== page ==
“It was incredibly important,” Weaver, who grew up in that house, tells MNN. “My mother was a wreck for having gone through that. Nobody wanted us to go back because they were worried we would get injured.”
‘I can see …’
In a video of their return, posted on Facebook and shared below, you can hear the men laboring to catch their breath amid blackened trees and still-crackling ruins.
“Izzy!” Weaver is heard calling into the smoky veil. Over and over again.
They push farther and farther ahead. “Izzy!”
“Almost to the house,” Weaver says in the video. “I can see … the gate. The gate’s still standing.”
A moment later, he adds, “I don’t see the house at all. F$#k.”
It had burned to the ground.
But someone was still standing.
“Izzy’s here!” Weaver calls, his voice choked with emotion. “Izzy!”
“Oh my God! Come here, baby!”
The giant dog bounces into view, her tail whirring like a helicopter.
“When she same running around — you can probably hear it in my voice — we were shocked and ecstatic,” Weaver says later. “I wish I could have filmed longer, the happy reunion, but I was so happy I dropped my phone.”
Since the family posted the video, it’s been shared more than 4,000 times. Maybe it’s a testament to the need for all of us to find a happy ending amid heartache.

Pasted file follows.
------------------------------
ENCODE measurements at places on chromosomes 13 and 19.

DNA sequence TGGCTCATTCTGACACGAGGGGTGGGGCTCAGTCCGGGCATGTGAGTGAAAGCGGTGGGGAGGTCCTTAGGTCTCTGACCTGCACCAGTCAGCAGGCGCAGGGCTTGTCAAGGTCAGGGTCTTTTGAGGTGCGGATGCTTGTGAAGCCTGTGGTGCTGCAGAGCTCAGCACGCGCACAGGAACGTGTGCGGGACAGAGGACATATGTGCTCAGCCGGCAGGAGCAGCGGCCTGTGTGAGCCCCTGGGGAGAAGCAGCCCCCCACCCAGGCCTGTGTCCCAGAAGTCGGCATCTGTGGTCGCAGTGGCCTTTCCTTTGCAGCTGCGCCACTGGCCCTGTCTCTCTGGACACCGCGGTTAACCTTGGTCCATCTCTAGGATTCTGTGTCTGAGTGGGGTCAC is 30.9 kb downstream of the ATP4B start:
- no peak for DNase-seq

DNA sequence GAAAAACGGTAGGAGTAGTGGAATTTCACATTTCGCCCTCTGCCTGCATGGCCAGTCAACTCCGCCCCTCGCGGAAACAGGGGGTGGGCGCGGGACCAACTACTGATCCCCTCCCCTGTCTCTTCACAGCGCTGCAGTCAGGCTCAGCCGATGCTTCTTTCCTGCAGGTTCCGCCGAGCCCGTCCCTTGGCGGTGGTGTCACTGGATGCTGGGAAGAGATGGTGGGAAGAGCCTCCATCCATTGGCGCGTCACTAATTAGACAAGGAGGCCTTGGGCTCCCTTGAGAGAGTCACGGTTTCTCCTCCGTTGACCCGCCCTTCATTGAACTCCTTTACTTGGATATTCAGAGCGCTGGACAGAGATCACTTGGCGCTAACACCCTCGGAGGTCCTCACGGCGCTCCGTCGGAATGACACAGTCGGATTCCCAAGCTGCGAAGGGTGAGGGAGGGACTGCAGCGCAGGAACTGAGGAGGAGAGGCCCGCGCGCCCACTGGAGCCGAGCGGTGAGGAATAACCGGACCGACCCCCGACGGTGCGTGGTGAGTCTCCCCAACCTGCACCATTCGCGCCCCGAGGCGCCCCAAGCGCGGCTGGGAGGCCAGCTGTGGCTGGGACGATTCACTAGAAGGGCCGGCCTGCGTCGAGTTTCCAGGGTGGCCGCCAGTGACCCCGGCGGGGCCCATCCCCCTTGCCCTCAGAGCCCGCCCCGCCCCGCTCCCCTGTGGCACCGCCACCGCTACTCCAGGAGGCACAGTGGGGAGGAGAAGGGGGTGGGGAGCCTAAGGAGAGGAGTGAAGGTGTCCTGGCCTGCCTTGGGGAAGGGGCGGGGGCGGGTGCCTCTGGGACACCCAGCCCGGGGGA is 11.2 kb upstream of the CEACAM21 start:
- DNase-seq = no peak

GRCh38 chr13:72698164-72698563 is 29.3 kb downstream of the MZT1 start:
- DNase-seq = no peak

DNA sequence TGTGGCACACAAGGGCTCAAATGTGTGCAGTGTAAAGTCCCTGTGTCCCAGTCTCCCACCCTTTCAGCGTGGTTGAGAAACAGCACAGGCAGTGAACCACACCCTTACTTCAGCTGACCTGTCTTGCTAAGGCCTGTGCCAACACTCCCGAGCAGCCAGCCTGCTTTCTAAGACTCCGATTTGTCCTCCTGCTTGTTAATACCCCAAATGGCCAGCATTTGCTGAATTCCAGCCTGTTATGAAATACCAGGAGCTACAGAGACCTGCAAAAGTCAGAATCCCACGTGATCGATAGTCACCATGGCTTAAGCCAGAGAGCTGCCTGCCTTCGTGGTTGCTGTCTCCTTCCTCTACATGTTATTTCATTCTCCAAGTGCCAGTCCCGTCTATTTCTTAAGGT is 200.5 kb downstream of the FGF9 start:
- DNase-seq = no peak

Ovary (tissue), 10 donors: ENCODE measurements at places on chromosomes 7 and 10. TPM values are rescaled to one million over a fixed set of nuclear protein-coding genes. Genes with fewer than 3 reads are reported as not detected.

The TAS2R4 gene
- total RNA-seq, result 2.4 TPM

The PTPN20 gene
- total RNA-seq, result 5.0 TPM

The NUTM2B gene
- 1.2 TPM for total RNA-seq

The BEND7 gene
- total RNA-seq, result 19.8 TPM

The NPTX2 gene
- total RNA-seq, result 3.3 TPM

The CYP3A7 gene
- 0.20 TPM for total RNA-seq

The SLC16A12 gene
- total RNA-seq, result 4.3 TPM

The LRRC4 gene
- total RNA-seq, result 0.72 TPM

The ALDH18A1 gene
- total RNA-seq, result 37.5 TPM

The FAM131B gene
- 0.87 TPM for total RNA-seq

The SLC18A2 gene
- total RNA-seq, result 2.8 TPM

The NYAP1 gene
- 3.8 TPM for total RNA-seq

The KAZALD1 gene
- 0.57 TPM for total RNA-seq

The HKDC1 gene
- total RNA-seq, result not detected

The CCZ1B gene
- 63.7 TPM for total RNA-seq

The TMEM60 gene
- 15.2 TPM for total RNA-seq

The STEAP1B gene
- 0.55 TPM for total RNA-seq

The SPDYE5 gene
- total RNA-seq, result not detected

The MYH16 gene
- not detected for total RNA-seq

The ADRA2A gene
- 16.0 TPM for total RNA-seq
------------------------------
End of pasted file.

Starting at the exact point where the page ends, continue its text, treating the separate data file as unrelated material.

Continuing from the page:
In any case, Izzy is where she belongs now — in the arms of her family — a testament to faith under fire.
“She didn’t have a burn on her,” Weaver says. “It definitely lifted my family’s spirits.”
YouTube also carried a video:
Well done, Izzy, and Jean and I send you fondest hugs!
Towards the end of September in came an email addressed to learningfromdogs.
Pete here from The Goody Pet.
Firstly – A big thank you for writing all those amazing articles on dogs. Been sharing these articles with my friends and they really enjoyed reading them. Was wondering if I could contribute a guest post for your website? I have been a dog owner for the past 15 years and would love to share some of my tips to your readers.
If you are interested, please let me know? I will be more than happy to prepare a few topics to send across to you.